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Former Obama Official Suggests ‘Opposing Viewpoints Button’ for Facebook

Facebook employee Catherine Doyle engages with a small business owner at a "boot camp" event July 10, 2014 in Chicago. (Jeff Haynes/Invision for Facebook/AP Images)

WASHINGTON – Cass Sunstein, former administrator of the White House Office of Information and Regulatory Affairs in the Obama administration, suggested that Facebook experiment with an “opposing viewpoints button” in the website’s newsfeed but cautioned against the company curating content based on policy positions.

“You could just click on it and you would get, for a certain amount of stuff that comes on your newsfeed, things that think differently from how you think – and it could make you very unhappy that you clicked the button because ‘why are they sending me this nonsense?’” he said during a discussion about his book, #Republic: Divided Democracy in the Age of Social Media, at the American Enterprise Institute.

“But it could make you think, ‘oh, these people are even sillier than I thought’ and it’s good to know that, or it might make you think, ‘oh, they actually have some ideas that are not unreasonable, I’m glad to hear them,’” he added.

AEI resident fellow Michael Barone asked Sunstein how Facebook would be able to fairly “curate” content if the majority of the company’s employees have left-leaning political views. Sunstein said Facebook should “almost certainly” not curate content by choosing to focus on particular public policy positions.

“The word ‘curate’ is ambiguous. If they curated in a way that picked a particular position, that would be objectionable for any number of reasons and it probably would not be in their economic interests,” Sunstein said.

Sunstein told Barone he admires Sen. Orrin Hatch (R-Utah) for his willingness to work with the opposing party, but said that approach is harder for a politician to take in the social media age.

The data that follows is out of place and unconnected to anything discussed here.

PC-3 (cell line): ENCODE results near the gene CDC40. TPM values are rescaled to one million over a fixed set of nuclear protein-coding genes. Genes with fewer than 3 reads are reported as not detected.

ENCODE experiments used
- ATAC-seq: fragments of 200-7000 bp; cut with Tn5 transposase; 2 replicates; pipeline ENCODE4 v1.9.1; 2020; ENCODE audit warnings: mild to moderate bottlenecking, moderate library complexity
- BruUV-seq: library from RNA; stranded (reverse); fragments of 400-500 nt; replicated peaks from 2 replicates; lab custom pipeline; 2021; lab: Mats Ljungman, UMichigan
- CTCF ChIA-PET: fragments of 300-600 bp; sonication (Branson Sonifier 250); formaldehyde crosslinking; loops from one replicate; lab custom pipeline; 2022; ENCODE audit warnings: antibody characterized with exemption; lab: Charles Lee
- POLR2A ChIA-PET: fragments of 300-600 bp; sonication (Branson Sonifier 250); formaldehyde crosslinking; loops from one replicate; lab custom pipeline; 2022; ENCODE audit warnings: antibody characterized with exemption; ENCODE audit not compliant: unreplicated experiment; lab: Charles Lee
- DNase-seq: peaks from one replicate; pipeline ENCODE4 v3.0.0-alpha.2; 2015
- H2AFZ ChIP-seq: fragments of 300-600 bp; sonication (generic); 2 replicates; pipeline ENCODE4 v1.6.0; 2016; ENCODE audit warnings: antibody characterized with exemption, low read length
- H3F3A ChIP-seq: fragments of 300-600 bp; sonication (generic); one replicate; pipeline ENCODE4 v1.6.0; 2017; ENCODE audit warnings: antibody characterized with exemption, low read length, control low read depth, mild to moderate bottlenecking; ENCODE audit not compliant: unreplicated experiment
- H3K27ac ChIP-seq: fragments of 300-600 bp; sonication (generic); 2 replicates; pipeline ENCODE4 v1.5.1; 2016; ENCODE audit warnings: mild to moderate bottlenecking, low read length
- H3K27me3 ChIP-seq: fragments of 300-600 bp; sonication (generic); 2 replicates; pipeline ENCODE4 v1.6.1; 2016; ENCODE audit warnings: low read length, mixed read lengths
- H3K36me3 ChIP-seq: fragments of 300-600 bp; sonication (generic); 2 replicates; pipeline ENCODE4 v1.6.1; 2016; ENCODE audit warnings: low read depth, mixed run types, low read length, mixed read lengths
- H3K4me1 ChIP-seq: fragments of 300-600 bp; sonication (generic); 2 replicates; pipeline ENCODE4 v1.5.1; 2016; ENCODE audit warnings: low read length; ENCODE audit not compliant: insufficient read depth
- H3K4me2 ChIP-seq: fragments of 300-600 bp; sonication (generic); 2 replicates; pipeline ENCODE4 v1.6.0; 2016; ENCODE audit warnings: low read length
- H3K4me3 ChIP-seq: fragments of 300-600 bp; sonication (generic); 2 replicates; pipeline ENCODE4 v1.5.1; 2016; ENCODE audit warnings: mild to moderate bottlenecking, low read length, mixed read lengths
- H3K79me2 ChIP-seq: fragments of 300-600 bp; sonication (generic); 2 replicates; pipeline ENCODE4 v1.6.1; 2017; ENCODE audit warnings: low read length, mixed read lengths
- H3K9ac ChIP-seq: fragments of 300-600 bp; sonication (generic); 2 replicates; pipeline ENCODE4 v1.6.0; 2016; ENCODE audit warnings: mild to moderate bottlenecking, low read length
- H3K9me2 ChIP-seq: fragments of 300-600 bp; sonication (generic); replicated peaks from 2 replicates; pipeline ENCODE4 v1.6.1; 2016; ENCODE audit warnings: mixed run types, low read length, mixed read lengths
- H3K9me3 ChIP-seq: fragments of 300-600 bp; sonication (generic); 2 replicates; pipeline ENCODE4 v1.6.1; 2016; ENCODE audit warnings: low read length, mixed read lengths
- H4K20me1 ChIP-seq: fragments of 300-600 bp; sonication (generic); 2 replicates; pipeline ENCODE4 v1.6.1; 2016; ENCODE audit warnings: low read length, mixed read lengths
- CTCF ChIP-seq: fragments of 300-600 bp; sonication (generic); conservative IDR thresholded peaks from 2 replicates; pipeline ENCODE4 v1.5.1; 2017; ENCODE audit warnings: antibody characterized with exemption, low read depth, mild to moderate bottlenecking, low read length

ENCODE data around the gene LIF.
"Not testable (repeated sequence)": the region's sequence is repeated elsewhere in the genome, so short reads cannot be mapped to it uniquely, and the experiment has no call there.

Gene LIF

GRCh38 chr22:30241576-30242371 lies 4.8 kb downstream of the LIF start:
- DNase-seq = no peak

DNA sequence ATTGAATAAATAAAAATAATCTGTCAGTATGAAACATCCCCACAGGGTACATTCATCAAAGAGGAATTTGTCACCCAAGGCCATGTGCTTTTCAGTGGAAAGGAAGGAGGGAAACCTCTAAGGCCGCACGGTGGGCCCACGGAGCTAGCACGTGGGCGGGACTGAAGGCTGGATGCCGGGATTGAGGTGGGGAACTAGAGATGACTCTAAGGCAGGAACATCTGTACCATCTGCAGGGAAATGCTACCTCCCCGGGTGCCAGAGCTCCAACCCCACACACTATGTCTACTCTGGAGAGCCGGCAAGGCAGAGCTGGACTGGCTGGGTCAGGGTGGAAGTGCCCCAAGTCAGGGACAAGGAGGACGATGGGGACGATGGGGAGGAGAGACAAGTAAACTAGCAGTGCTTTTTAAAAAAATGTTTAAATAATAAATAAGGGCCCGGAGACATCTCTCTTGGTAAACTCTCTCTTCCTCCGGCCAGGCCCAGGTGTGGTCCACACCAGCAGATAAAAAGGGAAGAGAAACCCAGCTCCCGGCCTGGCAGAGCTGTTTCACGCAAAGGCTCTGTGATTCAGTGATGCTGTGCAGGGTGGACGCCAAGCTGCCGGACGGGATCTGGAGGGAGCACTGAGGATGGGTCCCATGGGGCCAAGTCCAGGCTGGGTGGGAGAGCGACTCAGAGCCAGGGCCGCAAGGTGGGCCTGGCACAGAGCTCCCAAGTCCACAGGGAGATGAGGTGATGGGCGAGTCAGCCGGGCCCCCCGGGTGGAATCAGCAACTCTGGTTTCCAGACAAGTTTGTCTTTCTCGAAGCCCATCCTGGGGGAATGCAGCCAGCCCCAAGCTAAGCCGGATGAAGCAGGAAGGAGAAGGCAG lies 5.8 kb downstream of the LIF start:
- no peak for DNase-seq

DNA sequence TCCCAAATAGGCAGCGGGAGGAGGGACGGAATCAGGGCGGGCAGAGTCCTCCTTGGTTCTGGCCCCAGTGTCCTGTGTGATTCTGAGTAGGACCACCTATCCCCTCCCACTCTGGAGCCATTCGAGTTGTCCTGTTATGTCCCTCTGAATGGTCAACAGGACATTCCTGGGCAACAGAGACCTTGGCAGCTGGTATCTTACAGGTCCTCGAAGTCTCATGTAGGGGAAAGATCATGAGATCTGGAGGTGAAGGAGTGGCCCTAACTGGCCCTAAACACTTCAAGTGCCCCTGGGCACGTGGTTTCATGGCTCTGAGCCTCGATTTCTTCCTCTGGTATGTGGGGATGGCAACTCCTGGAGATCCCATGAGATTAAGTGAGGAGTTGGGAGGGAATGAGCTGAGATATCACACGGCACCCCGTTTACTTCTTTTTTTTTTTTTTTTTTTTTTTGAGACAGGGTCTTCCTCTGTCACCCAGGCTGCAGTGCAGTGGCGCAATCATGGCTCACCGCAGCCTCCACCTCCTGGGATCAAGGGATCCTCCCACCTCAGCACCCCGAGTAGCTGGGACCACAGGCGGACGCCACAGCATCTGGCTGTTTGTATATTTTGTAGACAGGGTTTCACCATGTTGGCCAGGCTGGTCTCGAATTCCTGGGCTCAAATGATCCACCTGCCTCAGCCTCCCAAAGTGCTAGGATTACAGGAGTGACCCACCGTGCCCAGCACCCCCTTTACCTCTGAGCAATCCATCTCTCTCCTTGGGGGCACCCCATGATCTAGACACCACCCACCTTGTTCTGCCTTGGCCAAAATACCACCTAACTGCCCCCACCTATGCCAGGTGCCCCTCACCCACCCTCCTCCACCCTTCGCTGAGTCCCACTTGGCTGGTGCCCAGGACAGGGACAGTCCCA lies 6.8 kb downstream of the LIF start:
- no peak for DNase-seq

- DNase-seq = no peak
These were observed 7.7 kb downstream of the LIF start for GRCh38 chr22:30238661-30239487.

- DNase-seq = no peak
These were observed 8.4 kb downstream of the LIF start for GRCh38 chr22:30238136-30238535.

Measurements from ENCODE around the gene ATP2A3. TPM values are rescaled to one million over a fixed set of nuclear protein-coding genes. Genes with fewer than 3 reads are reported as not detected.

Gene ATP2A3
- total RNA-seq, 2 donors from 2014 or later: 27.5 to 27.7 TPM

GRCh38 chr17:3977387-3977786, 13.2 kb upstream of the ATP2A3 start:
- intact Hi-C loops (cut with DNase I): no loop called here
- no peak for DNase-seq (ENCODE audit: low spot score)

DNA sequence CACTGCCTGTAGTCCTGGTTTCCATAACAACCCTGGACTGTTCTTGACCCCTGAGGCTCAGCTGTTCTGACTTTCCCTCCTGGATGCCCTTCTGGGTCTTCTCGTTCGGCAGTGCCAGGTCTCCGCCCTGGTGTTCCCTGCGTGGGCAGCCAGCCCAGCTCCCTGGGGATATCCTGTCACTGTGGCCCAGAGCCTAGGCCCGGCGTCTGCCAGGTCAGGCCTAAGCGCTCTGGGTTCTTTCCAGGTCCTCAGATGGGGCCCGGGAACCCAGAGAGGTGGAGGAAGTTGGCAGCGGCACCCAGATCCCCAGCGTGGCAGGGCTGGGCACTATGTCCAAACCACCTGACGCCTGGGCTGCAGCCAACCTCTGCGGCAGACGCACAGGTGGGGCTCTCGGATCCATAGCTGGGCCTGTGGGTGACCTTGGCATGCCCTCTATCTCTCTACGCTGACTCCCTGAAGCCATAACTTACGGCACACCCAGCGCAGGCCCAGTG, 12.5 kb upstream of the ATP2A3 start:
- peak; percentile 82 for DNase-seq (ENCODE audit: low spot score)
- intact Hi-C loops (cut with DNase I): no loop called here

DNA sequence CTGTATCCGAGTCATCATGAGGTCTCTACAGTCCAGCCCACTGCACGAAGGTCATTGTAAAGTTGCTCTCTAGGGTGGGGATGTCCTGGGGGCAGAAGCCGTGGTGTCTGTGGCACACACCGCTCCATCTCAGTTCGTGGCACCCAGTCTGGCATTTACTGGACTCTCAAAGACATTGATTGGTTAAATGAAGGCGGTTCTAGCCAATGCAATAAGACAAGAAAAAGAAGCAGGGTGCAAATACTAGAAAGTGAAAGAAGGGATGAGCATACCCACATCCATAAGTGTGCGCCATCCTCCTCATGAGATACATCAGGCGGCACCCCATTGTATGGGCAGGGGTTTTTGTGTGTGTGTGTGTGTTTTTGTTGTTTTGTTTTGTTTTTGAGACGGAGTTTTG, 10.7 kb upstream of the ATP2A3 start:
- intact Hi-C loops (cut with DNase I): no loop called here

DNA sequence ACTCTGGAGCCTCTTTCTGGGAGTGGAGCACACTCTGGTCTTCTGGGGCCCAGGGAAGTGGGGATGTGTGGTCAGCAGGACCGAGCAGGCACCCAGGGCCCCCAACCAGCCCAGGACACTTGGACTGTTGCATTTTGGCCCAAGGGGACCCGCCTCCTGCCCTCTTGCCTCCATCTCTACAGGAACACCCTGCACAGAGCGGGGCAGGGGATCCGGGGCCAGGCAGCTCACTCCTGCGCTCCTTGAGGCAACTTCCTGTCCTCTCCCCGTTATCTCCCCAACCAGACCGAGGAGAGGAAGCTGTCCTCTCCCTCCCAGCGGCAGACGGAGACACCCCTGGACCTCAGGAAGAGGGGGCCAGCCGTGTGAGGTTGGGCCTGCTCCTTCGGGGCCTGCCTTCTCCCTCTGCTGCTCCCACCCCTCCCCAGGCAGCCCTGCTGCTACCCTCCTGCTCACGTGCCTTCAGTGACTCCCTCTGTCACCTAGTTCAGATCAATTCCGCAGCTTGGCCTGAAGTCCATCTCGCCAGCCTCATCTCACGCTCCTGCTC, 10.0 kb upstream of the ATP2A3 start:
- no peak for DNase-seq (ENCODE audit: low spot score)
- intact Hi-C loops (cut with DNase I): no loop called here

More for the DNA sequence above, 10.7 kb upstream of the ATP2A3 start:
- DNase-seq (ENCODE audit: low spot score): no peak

“The capacity of people similarly situated to Senator Hatch to work together without endangering their electoral prospects is much worse than it was. And social media is a contributor because they know as soon as they say ‘I am working with that person on that issue,’ Twitter is going to go crazy – and it works for both Democrats and Republicans,” he said.

Barone brought up the Neil Gorsuch nomination as an example of a polarizing issue. Sunstein said he thought Democrats should not have fillbustered Gorsuch and instead vote yes or a “soft, respectful no” on the nomination.

“If he or she shared that view, to take that line, you are a demon on Twitter and Facebook, and to get yourself explained in those contexts is very challenging,” he said.

Sunstein, a Robert Walmsley professor at Harvard University Law School, was asked for his analysis of political bias among the faculty at colleges and universities.

“If any academic identifies himself or herself in a way that is very ideologically describable, they are not doing their job because it would be amazing if, suppose you are a political scientist, if your views on 12 of the leading issues today, on every one, lined up with one of our current political parties,” he said. “That would be amazing in a bad way.”